Although more than 20,000 people participated in this year's Veterans Day parade, there were many disabled veterans who could not take part in the celebration., the philanthropic arm of Google, decided to bring the fanfare to them. As part of Google Impact Challenge: Disabilities, set up 360 degree cameras on various floats throughout the parade to capture the event in virtual reality.

"And then what we're going to do is actually broadcast that out to the veterans administration hospitals around the country so veterans can participate using Google Cardboard in virtual reality," said Erika Johansson,'s product marketing manager.

Johansson said Google Cardboard is one of the cheapest options when it comes to virtual reality viewers. It costs about $25 (£16.40) and is made out of cardboard and lenses. Cynthia Ventura, whose two sons served in the Marines, one who died four years ago in service and another who suffered a spinal-cord injury but hasn't been discharged yet, said only good can stem from's efforts.

"He's never going to walk again unless technology catches up with the injury, which I'm always hopeful for," she said.

"But anything that's out there that can be offered to people with disabilities, it's a wonderful thing."

At St Albans Veterans Hospital in Queens on Thursday (12 November), veterans in wheelchairs checked out the 360 degree video on Google Cardboard. Alex Kowalski, a 91-year-old US Navy veteran who served in World War Two and the Korean War said the experience was exactly like being at the parade.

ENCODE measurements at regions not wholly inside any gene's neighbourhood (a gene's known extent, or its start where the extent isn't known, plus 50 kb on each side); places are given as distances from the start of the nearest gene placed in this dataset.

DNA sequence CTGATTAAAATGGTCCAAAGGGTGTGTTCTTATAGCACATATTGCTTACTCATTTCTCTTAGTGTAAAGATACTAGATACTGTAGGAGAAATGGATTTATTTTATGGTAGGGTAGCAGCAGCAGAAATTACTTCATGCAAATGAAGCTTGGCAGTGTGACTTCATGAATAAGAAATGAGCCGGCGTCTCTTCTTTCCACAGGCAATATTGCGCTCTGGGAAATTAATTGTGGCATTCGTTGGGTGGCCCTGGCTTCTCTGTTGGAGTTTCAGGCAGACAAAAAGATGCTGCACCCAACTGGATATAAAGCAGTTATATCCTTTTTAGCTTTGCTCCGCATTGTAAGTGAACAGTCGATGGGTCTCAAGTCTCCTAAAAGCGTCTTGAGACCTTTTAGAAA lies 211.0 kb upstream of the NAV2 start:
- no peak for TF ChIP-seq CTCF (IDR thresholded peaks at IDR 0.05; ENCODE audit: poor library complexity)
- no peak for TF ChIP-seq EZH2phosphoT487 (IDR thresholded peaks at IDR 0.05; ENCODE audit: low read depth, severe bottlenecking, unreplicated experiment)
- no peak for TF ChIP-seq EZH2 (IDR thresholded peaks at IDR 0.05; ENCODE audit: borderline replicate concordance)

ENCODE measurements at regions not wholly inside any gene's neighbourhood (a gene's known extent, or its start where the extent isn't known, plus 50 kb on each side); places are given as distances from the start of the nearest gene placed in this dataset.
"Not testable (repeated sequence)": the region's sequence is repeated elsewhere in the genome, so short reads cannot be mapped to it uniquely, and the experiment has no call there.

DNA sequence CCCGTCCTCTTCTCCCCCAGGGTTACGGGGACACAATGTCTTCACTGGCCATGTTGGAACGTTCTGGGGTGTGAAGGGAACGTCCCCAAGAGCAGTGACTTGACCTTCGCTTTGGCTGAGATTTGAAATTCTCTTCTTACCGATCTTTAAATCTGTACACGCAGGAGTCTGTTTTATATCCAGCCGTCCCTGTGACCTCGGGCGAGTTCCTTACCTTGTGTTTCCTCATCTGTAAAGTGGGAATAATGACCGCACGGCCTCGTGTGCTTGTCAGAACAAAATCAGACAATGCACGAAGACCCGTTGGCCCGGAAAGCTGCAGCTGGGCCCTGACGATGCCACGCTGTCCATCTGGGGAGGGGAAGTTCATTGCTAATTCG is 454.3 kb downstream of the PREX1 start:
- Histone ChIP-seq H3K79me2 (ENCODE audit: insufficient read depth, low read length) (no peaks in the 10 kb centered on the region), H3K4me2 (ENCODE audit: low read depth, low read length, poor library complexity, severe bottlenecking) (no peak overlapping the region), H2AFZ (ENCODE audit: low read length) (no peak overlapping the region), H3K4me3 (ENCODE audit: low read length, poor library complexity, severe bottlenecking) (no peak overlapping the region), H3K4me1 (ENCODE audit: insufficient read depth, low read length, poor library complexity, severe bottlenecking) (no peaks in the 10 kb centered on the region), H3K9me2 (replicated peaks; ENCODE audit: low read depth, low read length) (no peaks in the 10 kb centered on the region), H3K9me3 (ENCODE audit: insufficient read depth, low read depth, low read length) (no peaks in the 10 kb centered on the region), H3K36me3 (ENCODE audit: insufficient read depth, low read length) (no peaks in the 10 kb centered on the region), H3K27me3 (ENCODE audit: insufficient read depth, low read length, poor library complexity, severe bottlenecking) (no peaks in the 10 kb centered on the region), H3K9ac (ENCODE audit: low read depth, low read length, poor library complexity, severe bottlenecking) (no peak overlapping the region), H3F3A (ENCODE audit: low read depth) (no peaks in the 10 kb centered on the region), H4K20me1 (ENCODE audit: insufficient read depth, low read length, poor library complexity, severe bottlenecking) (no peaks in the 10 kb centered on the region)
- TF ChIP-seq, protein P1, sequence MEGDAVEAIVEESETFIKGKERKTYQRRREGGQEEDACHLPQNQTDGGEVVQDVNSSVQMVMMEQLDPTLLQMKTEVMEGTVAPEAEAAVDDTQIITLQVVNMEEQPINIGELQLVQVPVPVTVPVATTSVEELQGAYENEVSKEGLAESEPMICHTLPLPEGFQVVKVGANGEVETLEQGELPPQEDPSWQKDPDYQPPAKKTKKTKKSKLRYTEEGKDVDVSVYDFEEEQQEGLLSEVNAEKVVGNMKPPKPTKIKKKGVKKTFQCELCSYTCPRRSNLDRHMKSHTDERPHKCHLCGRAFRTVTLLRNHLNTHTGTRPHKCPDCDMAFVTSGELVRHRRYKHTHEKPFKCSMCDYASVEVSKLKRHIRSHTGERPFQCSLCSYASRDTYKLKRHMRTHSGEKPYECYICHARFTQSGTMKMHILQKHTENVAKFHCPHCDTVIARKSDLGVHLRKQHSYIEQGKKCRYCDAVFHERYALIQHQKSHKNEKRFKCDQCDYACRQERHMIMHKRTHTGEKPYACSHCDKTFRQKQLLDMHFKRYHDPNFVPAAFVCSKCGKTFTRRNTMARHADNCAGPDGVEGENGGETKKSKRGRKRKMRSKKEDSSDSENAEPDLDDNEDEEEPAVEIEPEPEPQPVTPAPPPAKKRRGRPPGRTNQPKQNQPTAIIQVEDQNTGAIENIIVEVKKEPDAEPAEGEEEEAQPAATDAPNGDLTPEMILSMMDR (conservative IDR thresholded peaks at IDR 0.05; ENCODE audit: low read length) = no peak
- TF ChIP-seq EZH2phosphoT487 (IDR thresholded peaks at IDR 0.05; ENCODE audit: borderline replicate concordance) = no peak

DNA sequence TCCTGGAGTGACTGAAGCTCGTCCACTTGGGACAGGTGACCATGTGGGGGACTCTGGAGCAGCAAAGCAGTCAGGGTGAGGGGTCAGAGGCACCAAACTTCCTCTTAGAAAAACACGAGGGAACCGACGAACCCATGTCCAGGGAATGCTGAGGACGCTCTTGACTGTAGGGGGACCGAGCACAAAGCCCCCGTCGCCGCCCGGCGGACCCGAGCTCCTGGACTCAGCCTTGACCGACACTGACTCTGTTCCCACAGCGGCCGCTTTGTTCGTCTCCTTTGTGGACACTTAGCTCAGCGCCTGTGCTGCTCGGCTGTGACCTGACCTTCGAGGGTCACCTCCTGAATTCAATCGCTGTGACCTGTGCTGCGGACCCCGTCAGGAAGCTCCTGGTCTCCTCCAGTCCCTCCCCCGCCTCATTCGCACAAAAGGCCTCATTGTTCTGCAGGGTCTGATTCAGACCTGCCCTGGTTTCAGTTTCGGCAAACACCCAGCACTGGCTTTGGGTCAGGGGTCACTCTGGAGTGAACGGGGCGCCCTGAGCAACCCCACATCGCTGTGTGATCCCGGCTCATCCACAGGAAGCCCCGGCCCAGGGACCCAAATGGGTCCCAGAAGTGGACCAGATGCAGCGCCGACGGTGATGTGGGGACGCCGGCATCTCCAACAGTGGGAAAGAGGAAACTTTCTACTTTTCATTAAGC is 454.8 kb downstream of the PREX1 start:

"Being confined to a wheelchair, you didn't think about sitting down, you thought you were marching along with the group," he said.

"And everybody in the parade was looking at us waving, so we were there. I enjoyed it. It was better than what I expected. I thought it was going to be like the 3D movies and stuff like that, but as I said, it's actually 360 degrees. It was good, good show."

Cornell Murphy, who was a soldier in the US Army and was stationed with the 2nd Infantry Division on the 38th parallel during the Korean War, said he had never attended a Veterans Day parade and could feel the excitement of the crowd after viewing the footage.

"I've never seen that upfront before and that was really, really good," he said.

"That felt really, really rewarding. It felt like you were really, really there, making you feel like you want to wave back."

Google Impact Challenge: Disabilities has a $20m grant portfolio that's going to assistive technology for people with disabilities. is also giving a grant to an organisation called AmericaMakes, which gives training to veterans on 21st century digital skills aimed at creating new technologies and innovation.